De Anima: from Aristotle to Posidonius
by: M. Horatius Piscinus
The human form seen as composed of body and soul poses a perennial philosophical problem. How can two unlike things be joined together as one' Modern philosophy has tended to resolve the problem by rejecting the idea of a soul as originating exterior to body, Nietzsche's "Body am I entirely, and nothing more; and soul is only the name of something in the body." The soul, or human mind, is seen as a consequence of the formation of the physical body, with attempts to explain thought and emotions solely as physical phenomenon. For those philosophers who recognize a distinction between mind and body, the resolution has been to pose a tertium quid that acts to join both together. With Aristotle this tertium quid is called the pneuma, a spiritual vehicle carrying the soul and linking it to the physical body. Aristotle's pneuma is an outgrowth of the physical body, a part of the physical body that receives the soul, which is common in all life forms, transmitted through procreation. In Nature inanimate bodies may grow through accretion, by the principle of the gnomen, but growth in animate bodies occurs by a geometric progression, doubling in size. Even a simple life form like yeast duplicates itself. Growth in plants and animals results from nutrition, which both seek by employing their powers of sensation and attain through locomotion. As Aristotle would later be elaborated on, his pneuma contains the nutritive or vegetative soul and the sensitive or animal soul. The pneuma as a part of the body, and these lower souls that it contains, perish along with the body.
Later commentators on Aristotle held that his pneuma was "analogous to that element of which the stars are made," i.e. to the pempton soma. In the Timaeus, Plato tells of how the gods "assigned each soul to a star and having placed them there as in a chariot (41e)," and, still referring to the stars, "(the gods) provide the body to be (the soul's) vehicle and means of locomotion (44e)." At Timaeus 69c he says, "(The gods) received from (the God Over All) the immortal principle of the soul; and around this they proceeded to fashion a mortal body, and made it to be the vehicle of the soul, and constructed with the body a soul of another nature which is mortal." Already with Plato, therefore, a tertium quid is suggested, Aristotle's pneuma being Plato's mortal soul. However, Aristotle was speaking only to how a soul is attached to a material body. In other works by Plato there is suggested to be a divine intellect in addition to body and soul. Applying Aristotle's solution of a tertium quid then to the distinction between soul and intellect leads to a multiplication of intermediaries by philosophers of various schools of thought. Part of the stimulus for this multiplication is due to attempts to reconcile the various schools. The Stoic conception of the soul is that of a quasi-material breath of life that is similar to Aristotle's pneuma. The Stoic pneumatic-soul originates among the stars, and upon the dissolution of the body it returns to live in the heavens. The Stoics even come to explain the Milky Way as the souls of the dead travelling between the heavens and earth, which eclectic thinkers will link to Plato's words in the Timaeus.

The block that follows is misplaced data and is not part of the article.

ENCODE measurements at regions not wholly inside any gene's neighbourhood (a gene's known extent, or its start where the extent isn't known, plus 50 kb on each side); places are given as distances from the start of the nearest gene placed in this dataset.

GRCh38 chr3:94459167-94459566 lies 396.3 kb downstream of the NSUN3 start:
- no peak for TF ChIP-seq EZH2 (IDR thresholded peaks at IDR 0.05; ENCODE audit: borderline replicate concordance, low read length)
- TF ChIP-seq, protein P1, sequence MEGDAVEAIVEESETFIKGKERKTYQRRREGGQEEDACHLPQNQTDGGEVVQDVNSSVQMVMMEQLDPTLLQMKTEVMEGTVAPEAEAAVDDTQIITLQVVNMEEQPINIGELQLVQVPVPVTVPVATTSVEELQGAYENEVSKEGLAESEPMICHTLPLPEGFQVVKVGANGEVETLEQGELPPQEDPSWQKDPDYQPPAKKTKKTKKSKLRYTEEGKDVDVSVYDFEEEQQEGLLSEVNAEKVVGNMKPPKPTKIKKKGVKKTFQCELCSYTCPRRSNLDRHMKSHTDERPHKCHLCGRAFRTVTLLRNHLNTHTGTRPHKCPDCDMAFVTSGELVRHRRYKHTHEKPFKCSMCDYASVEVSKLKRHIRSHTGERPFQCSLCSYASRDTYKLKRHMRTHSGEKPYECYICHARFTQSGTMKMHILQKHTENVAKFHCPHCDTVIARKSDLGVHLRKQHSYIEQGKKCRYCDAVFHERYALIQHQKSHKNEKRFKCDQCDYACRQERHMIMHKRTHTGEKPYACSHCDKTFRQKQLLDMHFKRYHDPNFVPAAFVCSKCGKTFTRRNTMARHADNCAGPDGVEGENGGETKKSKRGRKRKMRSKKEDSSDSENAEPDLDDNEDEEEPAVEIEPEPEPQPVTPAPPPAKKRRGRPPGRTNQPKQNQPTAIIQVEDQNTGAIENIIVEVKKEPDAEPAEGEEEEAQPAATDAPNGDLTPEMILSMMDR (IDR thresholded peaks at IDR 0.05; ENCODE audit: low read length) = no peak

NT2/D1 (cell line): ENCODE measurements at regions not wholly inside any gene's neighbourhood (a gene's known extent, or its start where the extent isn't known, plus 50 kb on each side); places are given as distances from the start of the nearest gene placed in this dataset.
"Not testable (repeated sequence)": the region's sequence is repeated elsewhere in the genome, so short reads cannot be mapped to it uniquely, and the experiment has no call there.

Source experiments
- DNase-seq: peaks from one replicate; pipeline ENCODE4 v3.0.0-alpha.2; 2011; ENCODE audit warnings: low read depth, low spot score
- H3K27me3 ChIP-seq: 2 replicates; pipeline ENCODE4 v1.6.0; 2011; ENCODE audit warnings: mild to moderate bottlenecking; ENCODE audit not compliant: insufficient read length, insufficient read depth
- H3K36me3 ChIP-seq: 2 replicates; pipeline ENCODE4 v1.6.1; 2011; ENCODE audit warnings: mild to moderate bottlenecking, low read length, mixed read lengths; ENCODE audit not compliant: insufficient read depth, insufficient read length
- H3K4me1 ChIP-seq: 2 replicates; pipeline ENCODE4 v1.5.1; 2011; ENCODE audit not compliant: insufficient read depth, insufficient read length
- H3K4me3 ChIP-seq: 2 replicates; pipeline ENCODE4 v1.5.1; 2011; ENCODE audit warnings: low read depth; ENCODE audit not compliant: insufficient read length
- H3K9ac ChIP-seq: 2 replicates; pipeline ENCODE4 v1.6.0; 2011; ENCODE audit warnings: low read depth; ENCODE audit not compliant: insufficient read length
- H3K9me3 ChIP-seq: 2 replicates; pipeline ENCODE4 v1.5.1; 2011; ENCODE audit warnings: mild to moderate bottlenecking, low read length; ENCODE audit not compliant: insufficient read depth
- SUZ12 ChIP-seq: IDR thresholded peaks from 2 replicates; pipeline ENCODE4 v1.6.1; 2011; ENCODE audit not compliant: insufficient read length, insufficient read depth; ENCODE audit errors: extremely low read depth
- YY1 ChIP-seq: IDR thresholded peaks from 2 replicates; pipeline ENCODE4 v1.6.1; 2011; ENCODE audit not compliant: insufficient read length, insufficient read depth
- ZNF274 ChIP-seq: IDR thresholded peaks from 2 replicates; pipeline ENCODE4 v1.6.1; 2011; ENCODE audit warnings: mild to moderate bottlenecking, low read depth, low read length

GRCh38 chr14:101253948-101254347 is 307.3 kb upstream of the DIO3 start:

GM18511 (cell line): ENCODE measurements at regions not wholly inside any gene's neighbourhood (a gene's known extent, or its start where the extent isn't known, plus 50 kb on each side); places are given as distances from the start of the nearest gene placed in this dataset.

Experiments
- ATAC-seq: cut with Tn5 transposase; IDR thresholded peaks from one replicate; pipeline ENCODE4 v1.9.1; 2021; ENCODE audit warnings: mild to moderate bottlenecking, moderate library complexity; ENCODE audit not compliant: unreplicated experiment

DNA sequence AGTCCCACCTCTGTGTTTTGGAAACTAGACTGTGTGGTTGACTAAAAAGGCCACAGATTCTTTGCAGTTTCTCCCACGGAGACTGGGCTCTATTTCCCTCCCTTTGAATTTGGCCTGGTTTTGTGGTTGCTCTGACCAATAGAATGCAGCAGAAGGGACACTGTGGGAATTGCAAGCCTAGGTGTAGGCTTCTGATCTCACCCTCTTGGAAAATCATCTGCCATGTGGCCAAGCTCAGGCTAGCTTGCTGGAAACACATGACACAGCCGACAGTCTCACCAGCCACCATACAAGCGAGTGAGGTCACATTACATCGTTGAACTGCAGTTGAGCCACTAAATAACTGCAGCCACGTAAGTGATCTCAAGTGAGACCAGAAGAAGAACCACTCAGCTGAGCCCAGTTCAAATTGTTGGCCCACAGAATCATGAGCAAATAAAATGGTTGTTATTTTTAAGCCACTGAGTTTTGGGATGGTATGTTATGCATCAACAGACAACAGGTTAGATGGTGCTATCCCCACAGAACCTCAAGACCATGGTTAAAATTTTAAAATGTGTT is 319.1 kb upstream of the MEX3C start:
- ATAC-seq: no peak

Posidonius of Apamea (c. 135-50) modified some earlier Stoic thought by referring to Plato. One of his students at Rhodes was Cicero, and later, in 86 BCE, Posidonius visited Cicero in Rome while serving as an ambassador. In Cicero (De Natura Deorum) there is a comment made that all men possess a mind that is "plucked from a divine mind (animus)" following a Platonist notion that human souls originate within Plato's World Soul (anima). Posidonius also equated the Stoic cosmopolis, or human brotherhood, with the Roman Empire as a reflection of the commonwealth of the gods. There is an element of political expediency in Posidonius making such a comparison, but it fitted well to the Roman conception of piety and the role of the religio romana whereby the expansion of the Roman state was dependent upon maintaining an accord with the gods. This is brought out more in Cicero's Dream of Scipio where statesmen and philosophers who prove themselves deserving by performing their duties in accordance with the will of the gods are admitted into the stellar abode of the gods. The earliest mention of Plato's ochema as Aristotle's pneuma is found however with Galen (131- 200 CE). Galen introduced the idea after reviewing Posidonius' theory on sight resulting from an affinity between rays of sunlight with the organ of vision. The idea is that sunrays travel down from the heavens as a Platonic ochema of light and attach to Aristotle's pneuma that holds the sensory soul in the eyes, to make sight possible. There emerged an idea of the soul embodied in a luminous substance with the Platonist Heraclides Ponticus, among some Pythagorans according to Alexander Polyhistor, and among "some of the Aristotlians" according to Iamblichus (d. 330 CE). Later still Proclus expressed this concept as the ochema pneumatikon while commenting on the Timaeus. As with Socrates earlier, responding to popular notions in Orphism, the concept of the soul carried in a body of light enters philosophy, where it is explained in Platonist and Aristotelian terms, in reaction to notions that were prevalent in the religious movements of the second and third centuries.